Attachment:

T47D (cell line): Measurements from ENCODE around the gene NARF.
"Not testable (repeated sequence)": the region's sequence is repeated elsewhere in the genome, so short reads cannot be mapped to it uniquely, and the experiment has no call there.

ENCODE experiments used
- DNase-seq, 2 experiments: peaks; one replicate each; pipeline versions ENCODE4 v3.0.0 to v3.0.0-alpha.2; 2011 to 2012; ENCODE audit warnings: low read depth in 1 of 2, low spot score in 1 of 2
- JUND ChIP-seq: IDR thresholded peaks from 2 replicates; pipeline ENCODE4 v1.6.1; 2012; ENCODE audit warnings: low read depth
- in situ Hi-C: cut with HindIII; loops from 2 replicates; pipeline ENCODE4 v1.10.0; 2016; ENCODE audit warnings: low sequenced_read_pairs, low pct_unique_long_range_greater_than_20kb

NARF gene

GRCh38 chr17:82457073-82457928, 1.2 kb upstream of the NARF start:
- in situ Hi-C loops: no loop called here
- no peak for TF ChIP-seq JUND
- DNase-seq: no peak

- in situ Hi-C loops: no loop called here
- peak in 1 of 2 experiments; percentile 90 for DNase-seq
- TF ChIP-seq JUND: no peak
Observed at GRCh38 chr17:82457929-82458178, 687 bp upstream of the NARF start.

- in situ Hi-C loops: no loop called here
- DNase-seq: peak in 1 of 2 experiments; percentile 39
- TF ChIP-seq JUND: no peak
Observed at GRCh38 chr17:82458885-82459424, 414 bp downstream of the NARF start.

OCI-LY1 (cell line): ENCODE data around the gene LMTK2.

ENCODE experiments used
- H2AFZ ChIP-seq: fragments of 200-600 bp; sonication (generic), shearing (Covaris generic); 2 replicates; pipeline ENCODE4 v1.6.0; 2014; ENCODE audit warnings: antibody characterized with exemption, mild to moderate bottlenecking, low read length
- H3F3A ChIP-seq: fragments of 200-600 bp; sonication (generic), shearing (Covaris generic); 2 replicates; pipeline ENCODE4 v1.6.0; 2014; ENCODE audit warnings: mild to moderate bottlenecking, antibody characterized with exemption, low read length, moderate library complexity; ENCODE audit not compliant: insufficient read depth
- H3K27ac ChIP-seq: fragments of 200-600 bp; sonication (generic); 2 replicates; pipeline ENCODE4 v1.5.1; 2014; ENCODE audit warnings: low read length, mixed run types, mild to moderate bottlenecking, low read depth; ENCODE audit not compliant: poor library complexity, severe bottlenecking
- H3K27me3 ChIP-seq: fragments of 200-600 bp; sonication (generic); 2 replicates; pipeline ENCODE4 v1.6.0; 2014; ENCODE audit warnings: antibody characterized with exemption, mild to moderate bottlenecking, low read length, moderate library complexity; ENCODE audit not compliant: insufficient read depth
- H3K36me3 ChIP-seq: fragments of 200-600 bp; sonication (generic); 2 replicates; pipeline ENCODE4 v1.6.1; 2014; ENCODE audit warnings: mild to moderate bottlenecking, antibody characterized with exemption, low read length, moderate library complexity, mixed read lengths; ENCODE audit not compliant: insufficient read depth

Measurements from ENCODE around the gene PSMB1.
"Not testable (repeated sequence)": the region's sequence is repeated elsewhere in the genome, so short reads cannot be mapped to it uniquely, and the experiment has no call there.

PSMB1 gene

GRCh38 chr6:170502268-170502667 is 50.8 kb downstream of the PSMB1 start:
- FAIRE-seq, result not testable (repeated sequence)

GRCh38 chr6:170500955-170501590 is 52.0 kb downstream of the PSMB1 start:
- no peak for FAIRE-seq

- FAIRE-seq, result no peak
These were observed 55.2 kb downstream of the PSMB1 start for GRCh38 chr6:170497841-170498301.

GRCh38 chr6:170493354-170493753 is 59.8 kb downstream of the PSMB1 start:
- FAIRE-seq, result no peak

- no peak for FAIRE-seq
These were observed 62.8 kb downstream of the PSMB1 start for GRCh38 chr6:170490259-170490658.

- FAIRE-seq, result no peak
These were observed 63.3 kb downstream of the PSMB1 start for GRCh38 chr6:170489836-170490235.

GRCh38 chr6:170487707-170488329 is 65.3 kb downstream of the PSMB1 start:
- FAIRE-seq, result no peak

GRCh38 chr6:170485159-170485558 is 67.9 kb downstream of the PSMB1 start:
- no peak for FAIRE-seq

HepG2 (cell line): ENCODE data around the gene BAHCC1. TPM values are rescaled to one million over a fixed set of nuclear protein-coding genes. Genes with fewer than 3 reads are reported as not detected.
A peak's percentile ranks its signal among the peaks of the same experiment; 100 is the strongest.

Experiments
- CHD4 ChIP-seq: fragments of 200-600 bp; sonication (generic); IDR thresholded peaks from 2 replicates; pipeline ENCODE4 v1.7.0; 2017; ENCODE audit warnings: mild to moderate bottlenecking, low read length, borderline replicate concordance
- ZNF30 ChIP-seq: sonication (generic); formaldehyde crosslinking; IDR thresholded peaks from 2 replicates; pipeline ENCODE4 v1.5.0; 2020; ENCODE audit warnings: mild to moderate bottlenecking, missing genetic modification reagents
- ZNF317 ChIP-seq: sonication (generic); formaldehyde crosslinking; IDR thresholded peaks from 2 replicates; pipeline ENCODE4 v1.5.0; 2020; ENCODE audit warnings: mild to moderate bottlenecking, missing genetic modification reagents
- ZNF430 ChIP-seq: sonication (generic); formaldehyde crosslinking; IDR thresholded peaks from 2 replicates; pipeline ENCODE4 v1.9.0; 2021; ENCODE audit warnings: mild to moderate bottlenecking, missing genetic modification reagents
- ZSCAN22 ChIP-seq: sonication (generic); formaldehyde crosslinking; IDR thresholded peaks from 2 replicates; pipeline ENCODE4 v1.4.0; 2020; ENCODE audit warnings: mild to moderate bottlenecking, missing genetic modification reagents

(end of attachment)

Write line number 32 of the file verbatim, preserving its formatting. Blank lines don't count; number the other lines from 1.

GRCh38 chr6:170500955-170501590 is 52.0 kb downstream of the PSMB1 start: